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Rescuers should have gone into the Pike River mine more or less straight away, says a miner who survived New Zealand's last coal-mining explosion disaster.
Ray Frew was working in the Strongman mine, just 30km from the Pike River mine, in 1967 when an explosion took place.
Of the 240 workers in the mine at the time, 19 were killed.
Rescuers wearing breathing apparatus went into the mine within 20 minutes and the first bodies were brought to the surface about three hours after the explosion.
Smoke and highly explosive firedamp (methane gas produced by coal) made the task of searching for survivors and bodies particularly dangerous.
When mixed with a certain level of air, firedamp becomes highly explosive and those involved in the rescue were at constant risk of another explosion.
Fifteen bodies were recovered that day, before the rescue was called off because methane levels were too high.
Five hours later, the air cleared but smouldering coal caught fire.
It took another three weeks to retrieve two more bodies and the tunnel was sealed off before the last two could be recovered.
Mr Frew said he believed the time to go in would have been shortly after the explosion, because the energy of it would have used up all the oxygen and bad gases in the shaft, leaving it relatively clear for a period.
"I'm wondering why they didn't, or why they didn't even go in as far as the loader.
Those fellas [Daniel Rockhouse and Russell Smith] came out there; why couldn't someone go in?It was a question many of the mining families were asking too, said Lawrie Drew, father of Zen Drew (21), who is inside the mine.
"People are increasingly saying to us, `They went into Strongman straight away, why not here?"'Pike River chief executive Peter Whittall has already responded to that question from media, saying the problem was that the situation inside the mine was completely unknown.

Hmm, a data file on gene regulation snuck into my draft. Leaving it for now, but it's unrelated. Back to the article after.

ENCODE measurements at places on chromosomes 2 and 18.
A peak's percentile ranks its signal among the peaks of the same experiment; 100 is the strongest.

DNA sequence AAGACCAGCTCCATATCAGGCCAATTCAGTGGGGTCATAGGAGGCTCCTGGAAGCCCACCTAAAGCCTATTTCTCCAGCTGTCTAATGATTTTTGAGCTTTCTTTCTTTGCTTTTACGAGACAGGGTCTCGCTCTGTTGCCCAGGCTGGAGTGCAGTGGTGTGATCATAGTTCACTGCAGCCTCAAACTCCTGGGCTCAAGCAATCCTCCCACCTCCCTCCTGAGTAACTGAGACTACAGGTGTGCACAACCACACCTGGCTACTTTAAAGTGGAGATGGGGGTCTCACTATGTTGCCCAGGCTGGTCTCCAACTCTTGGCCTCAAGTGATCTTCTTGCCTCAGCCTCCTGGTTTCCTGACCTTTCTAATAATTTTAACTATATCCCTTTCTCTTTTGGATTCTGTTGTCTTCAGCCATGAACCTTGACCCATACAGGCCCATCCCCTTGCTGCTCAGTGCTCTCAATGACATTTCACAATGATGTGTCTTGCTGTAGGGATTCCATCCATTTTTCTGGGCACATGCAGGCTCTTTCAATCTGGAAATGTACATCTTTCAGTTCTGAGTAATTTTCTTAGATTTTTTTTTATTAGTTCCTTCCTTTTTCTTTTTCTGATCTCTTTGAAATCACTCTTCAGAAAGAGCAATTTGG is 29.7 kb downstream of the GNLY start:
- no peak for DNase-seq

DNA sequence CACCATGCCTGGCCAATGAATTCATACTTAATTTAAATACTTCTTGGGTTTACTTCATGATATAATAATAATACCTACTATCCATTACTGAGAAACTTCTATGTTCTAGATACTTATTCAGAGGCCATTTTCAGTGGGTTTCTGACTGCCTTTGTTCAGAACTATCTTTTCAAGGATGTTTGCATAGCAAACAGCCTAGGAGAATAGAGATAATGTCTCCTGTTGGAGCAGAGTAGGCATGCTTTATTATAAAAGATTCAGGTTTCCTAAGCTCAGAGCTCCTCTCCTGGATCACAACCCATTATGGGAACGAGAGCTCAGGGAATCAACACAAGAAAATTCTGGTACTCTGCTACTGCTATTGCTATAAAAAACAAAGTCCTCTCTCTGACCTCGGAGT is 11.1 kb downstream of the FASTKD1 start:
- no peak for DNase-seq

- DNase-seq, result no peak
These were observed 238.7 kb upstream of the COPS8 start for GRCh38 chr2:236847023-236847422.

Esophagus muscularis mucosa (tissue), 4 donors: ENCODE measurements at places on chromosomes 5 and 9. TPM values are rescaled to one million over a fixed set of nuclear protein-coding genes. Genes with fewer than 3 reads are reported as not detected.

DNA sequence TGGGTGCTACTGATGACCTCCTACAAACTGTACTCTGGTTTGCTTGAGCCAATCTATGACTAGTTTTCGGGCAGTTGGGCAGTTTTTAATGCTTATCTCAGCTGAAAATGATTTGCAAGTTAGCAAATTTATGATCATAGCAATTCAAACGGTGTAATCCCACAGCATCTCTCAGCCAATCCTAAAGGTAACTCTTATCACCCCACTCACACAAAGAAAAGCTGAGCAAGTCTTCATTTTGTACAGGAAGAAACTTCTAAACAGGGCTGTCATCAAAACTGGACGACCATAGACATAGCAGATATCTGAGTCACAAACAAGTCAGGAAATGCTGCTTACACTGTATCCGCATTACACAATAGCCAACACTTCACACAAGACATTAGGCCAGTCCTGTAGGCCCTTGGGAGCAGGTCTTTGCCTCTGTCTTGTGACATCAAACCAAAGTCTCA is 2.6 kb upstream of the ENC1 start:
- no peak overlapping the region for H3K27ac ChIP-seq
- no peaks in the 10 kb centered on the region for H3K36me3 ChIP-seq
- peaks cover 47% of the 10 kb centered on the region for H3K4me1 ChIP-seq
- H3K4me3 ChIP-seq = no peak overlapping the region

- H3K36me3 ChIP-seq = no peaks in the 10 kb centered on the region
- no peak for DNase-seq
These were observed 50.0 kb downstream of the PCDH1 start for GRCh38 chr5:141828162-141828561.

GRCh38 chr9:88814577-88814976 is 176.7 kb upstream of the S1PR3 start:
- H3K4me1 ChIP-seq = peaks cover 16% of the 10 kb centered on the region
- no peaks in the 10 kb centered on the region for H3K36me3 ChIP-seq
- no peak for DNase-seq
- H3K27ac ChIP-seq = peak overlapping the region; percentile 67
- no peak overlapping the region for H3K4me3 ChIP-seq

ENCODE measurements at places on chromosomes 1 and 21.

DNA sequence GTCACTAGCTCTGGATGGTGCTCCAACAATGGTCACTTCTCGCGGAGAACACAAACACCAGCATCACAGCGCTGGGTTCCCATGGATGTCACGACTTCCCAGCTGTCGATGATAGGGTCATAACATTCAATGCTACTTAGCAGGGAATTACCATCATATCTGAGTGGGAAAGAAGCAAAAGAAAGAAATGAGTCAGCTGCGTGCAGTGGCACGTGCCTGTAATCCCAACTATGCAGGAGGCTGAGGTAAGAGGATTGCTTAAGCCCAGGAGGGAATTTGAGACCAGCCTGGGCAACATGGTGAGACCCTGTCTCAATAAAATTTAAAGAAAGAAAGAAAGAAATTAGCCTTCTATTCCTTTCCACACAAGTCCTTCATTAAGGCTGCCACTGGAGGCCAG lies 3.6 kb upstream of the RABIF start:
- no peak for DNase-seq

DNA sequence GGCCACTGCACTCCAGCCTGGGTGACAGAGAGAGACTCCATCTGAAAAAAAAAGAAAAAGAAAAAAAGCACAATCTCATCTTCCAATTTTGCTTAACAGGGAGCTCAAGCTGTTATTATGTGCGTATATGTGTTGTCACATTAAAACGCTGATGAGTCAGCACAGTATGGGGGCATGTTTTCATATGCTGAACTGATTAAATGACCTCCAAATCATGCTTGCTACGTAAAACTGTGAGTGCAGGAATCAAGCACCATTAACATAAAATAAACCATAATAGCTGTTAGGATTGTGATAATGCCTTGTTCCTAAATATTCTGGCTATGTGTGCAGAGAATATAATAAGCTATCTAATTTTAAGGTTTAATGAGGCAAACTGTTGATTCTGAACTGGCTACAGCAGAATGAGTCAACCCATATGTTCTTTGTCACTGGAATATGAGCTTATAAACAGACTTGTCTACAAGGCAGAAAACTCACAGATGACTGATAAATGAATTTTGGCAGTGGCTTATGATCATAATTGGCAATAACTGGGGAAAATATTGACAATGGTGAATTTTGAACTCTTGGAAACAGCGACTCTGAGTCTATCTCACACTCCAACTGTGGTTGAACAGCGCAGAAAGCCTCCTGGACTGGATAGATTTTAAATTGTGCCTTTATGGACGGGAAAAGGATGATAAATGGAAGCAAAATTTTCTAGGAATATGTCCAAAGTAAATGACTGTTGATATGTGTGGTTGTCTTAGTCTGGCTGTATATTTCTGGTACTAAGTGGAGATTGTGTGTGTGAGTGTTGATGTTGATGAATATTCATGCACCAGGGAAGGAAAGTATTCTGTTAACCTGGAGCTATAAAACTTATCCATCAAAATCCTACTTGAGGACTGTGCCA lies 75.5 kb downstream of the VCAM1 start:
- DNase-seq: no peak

It was a different mine to Strongman and the decision was made almost immediately that it was too risky to send anyone else in.
Police also have stuck to their stated aim of sending other people into the mine only when it was clear their lives were not at risk.
"I will say it again. Safety is paramount.
"We are not sending people in there and putting them at risk, too.
"We are just not doing that, until we get the tests that say it is safe," said the man in charge of the search and rescue operation, Superintendent Garry Knowles.
Mr Frew said given the force of the explosion where Mr Rockhouse and Mr Smith were, he did not think the 29 men further inside the mine would have survived the explosion.
"I don't think they'll be coming out.
"Anybody who did think it would have to be dreaming, I'd say."
He thought people were coming to accept that reality now, but he still thought someone should have been down the mine already.
He believed the mining company and police already knew the worst had happened.
"I think they know well what's in there, but they just won't say."
As justification for the cautious approach, Prime Minister John Key has pointed to an Australian mine rescue that went wrong when rescuers entered prematurely and were killed in a blast.